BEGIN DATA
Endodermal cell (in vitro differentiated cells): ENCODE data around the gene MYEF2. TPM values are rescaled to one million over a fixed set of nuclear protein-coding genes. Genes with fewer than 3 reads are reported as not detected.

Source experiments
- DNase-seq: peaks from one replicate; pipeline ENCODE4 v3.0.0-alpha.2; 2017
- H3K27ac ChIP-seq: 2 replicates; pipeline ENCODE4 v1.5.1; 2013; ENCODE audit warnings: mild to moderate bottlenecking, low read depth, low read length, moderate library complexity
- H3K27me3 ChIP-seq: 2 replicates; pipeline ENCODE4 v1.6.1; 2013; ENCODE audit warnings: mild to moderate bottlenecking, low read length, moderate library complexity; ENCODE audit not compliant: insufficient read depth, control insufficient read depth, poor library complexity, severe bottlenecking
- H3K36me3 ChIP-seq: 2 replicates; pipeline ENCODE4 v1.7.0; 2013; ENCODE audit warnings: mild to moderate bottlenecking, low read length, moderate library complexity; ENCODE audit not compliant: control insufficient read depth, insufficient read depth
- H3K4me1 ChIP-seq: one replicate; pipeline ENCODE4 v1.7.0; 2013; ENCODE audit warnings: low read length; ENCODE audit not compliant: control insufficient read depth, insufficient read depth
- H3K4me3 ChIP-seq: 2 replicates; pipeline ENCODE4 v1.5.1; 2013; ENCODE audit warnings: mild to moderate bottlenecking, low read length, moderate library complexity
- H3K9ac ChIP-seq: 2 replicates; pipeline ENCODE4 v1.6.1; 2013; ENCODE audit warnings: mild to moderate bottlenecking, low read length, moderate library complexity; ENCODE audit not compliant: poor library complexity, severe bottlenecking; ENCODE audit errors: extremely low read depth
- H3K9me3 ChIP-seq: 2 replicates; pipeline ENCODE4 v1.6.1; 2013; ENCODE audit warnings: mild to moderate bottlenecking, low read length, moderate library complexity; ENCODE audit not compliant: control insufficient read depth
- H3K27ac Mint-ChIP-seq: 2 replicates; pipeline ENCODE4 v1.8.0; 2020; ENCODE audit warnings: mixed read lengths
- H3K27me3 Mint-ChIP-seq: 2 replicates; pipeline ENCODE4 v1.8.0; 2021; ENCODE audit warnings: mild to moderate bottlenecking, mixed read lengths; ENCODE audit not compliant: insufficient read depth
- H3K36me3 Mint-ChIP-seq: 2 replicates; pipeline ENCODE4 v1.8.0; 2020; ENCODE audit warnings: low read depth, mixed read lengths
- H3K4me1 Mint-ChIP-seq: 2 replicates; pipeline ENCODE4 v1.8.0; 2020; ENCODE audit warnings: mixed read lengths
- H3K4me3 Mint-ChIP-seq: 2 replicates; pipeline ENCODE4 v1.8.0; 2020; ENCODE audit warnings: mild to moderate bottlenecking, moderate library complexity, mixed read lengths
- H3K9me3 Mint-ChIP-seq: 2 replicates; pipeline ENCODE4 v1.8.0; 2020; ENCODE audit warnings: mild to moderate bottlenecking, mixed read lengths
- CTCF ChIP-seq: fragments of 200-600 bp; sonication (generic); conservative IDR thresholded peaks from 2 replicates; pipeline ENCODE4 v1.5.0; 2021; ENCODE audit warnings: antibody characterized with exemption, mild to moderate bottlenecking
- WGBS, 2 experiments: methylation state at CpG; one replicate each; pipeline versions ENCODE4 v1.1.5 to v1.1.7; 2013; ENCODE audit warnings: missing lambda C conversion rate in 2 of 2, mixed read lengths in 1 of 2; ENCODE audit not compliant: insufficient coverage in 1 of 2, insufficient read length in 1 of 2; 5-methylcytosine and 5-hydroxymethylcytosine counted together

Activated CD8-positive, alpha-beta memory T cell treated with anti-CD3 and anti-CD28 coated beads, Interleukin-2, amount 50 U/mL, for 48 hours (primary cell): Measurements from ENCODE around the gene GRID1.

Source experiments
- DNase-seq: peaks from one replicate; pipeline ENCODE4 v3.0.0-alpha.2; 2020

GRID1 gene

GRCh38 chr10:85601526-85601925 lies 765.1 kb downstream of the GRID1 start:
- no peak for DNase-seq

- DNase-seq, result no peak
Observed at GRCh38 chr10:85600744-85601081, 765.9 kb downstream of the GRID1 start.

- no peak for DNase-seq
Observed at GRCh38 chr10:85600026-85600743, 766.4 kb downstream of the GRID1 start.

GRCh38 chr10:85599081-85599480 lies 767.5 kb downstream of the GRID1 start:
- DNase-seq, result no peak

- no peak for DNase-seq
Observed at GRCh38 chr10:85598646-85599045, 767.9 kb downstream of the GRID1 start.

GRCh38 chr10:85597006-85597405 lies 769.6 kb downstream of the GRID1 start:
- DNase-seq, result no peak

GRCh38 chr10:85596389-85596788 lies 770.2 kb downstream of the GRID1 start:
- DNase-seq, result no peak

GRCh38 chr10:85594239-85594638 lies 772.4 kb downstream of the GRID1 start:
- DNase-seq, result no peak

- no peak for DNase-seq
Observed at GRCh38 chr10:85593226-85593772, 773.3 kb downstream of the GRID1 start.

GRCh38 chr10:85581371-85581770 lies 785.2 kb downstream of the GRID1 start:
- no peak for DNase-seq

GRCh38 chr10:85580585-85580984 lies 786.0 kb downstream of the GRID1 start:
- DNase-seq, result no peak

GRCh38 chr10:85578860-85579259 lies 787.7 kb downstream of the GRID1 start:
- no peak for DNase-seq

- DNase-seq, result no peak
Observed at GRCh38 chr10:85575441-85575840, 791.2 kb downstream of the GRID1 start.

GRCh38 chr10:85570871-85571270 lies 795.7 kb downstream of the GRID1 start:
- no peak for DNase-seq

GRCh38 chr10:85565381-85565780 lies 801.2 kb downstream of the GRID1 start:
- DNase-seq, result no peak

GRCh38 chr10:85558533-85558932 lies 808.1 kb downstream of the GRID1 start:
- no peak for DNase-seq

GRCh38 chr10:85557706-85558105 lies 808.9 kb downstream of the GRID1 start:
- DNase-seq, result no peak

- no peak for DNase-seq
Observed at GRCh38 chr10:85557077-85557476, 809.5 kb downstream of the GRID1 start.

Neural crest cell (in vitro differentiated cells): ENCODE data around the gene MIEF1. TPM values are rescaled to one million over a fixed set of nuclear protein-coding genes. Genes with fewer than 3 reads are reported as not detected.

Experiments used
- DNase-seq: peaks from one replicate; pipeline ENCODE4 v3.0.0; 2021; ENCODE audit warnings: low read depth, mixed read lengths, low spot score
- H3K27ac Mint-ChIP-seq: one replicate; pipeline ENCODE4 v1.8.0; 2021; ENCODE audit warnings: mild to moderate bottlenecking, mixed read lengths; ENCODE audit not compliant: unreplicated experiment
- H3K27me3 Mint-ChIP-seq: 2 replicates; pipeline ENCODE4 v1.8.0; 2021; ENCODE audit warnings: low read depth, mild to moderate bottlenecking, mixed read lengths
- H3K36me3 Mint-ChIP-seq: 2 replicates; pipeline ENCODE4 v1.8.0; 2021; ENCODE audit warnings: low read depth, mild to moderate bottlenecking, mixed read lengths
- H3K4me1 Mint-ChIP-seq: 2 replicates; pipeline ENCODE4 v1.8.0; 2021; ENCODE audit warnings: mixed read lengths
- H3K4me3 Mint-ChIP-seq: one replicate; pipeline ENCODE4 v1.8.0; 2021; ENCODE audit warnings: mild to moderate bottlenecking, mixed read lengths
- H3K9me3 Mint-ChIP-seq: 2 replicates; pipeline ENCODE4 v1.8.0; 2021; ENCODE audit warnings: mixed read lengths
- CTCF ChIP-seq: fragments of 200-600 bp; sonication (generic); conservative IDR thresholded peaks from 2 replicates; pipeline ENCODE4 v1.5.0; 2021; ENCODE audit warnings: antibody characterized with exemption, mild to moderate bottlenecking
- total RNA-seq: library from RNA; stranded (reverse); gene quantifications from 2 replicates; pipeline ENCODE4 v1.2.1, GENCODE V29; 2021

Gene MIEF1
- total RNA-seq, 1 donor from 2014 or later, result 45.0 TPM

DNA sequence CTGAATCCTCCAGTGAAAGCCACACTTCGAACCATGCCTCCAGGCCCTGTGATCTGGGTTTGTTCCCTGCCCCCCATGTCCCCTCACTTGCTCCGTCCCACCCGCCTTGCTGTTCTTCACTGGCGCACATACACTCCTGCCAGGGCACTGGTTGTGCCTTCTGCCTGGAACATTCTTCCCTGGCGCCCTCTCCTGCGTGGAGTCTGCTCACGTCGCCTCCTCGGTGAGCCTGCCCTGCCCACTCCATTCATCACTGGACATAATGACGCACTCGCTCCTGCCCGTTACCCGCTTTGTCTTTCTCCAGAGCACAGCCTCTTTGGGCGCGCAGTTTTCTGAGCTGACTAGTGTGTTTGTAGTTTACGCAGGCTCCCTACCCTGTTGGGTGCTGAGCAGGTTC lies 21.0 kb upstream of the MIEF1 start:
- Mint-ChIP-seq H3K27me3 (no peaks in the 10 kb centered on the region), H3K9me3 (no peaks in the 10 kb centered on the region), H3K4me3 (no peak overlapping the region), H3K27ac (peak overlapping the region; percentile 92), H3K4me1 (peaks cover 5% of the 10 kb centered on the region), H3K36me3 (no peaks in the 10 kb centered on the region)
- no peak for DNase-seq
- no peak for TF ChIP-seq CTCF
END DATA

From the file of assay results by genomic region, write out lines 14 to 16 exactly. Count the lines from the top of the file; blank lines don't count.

- H3K4me1 Mint-ChIP-seq: 2 replicates; pipeline ENCODE4 v1.8.0; 2020; ENCODE audit warnings: mixed read lengths
- H3K4me3 Mint-ChIP-seq: 2 replicates; pipeline ENCODE4 v1.8.0; 2020; ENCODE audit warnings: mild to moderate bottlenecking, moderate library complexity, mixed read lengths
- H3K9me3 Mint-ChIP-seq: 2 replicates; pipeline ENCODE4 v1.8.0; 2020; ENCODE audit warnings: mild to moderate bottlenecking, mixed read lengths